Over 65 years ago the Rand Corporation built an "electronic roulette wheel" to generate random numbers. It recorded the binary numbers, converted them to decimal numbers, and published a book, A Million Random Digits (download a free electronic version) which, according to the book's foreword, has "become a standard reference in engineering and econometrics textbooks and [has] been widely used in gaming and simulations that employ Monte Carlo trials. Still the largest known source of random digits and normal deviates, the work is routinely used by statisticians, physicists, poll-takers, market analysts, lottery administrators, and quality control engineers."
Recently, a Rand software engineer named Gary Briggs analyzed the numbers in the book and discovered that while they are random, the order in which the digits are printed diverge from statistical probability.
From The Wall Street Journal:
In a group of 50,000 random digits, mathematicians would expect 4,050 sequences of two identical digits in a row—77, for instance. They would predict 405 spots with three identical digits in a row, such as 555. There would be about 40 cases of four identical digits in a row. And four or five places with five identical digits together.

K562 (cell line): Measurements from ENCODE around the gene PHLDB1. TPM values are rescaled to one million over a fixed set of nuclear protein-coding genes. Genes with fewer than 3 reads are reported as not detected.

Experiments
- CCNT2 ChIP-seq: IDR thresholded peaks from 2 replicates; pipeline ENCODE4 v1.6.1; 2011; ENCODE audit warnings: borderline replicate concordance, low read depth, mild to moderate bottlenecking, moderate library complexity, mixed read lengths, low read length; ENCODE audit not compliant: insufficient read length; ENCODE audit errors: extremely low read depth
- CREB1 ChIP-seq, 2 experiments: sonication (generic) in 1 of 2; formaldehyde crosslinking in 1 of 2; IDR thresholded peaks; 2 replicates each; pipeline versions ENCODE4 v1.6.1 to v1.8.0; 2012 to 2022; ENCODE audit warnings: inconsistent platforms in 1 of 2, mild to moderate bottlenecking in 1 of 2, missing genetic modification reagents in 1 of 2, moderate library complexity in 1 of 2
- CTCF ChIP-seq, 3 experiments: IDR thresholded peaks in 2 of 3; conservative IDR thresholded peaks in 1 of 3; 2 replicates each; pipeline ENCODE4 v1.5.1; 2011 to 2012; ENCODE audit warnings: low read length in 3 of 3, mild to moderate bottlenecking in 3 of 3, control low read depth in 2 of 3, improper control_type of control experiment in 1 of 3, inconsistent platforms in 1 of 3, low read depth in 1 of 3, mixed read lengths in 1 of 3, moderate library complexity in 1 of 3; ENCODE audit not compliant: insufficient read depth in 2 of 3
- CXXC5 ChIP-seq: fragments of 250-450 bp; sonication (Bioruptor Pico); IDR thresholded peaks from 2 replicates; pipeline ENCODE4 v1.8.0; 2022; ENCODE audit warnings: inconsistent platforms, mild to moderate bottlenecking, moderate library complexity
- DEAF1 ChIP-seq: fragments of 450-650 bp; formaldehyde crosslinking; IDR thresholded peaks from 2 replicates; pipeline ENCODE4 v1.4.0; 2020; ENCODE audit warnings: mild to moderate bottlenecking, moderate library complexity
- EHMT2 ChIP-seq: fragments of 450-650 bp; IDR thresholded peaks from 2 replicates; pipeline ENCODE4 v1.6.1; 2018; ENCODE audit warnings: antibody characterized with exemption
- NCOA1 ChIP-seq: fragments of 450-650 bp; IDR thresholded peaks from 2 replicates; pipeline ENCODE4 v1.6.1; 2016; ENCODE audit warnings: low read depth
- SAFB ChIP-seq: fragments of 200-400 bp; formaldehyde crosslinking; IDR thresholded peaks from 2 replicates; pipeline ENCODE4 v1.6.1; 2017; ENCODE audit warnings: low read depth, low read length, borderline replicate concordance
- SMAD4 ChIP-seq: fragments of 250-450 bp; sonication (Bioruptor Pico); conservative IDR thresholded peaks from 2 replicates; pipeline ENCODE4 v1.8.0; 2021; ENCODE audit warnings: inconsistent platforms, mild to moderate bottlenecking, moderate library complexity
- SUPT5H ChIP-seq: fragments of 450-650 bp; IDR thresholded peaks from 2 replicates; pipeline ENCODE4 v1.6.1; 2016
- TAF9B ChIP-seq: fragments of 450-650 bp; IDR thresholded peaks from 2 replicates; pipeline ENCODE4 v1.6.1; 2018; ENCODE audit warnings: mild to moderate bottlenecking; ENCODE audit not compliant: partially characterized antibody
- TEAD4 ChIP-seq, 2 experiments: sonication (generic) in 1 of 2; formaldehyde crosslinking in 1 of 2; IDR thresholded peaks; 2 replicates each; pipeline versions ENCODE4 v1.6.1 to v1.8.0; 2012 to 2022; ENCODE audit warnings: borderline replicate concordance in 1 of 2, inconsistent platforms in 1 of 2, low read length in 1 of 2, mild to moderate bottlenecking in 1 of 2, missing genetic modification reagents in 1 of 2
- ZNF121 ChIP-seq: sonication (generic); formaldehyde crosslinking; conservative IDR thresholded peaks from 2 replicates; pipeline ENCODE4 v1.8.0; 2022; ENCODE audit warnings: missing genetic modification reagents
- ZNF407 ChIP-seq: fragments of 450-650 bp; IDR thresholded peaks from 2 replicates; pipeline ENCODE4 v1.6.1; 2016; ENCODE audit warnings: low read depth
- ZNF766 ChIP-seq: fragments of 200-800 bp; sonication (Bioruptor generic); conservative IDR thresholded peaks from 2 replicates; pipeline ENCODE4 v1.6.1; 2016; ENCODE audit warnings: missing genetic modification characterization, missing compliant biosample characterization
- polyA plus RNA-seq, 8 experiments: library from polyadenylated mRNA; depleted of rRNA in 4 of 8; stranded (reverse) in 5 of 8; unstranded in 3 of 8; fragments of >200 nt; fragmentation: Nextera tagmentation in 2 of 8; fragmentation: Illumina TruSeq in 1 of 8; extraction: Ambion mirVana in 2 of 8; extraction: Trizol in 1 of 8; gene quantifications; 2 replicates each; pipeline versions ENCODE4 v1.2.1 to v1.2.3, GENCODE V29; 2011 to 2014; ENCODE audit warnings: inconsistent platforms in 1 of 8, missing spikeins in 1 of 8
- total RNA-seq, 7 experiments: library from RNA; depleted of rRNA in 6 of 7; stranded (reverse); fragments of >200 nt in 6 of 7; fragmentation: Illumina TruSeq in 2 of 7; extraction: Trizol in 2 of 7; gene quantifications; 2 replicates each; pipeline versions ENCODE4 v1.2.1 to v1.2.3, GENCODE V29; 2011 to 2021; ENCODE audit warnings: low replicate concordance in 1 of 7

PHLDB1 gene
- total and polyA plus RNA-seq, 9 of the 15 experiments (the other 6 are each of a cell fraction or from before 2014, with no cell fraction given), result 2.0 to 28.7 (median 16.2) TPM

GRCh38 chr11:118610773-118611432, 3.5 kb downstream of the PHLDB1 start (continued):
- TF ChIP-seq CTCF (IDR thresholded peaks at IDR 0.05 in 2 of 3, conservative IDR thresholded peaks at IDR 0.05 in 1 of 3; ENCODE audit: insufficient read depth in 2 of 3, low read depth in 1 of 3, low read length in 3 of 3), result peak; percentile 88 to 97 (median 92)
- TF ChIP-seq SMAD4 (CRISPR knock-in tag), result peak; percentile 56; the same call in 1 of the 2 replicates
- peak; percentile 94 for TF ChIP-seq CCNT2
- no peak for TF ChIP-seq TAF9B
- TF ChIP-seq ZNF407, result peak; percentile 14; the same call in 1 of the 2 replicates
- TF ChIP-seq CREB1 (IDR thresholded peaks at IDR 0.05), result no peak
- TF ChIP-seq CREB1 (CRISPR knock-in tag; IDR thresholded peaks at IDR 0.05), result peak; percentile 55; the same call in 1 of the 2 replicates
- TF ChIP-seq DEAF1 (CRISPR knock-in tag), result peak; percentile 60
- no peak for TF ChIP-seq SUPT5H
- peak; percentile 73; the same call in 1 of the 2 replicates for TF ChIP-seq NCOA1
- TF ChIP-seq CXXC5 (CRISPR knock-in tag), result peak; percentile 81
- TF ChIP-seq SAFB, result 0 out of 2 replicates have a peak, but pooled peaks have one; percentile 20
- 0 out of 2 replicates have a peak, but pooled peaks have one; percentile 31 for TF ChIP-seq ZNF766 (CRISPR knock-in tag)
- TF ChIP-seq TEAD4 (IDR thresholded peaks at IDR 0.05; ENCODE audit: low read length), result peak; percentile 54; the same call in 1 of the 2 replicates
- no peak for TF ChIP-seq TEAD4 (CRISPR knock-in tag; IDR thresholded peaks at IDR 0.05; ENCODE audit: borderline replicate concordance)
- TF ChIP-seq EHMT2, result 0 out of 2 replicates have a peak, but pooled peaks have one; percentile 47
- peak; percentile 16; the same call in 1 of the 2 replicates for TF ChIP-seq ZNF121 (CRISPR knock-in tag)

His results were "soul crushing," Mr. Briggs says. The book contains 48 runs of four digits instead of 40, an astoundingly wide divergence in statistical terms that eluded any explanation he could conjure.
It's not that the digits in the book aren't random, he says. They just don't seem to be exactly the right digits in exactly the right order, given the impulses the Douglas machine generated.
The comments in the WSJ article are interesting. Example:
Burning with curiosity, I downloaded a million digits from Rand's web page https://www.rand.org/pubs/monograph_reports/MR1418.html .
I then used a short Matlab program on a good desktop computer to compare statistics between the Rand data and 10 billion random digits computed using Matlab's modern random number generator. Define N as a random variable representing the number of runs of 4 equal digits in 50,000 digits. The Rand data is 20 samples of N. My 10 billion digits are 200,000 samples of N. The average of N is very close to 50 with standard deviation 7.8 for the 10 billion digits. The Rand data yields an N with average about 49.1 with standard deviation 7.2. The Rand sample standard deviation (for 20 samples) is about 1.6. Thus, I conclude that the Rand data has FEWER runs of 4 identical digits that expected with an error of about half of a sample standard deviation. Thus, the Rand data is fine for this statistic because this is well within expectation.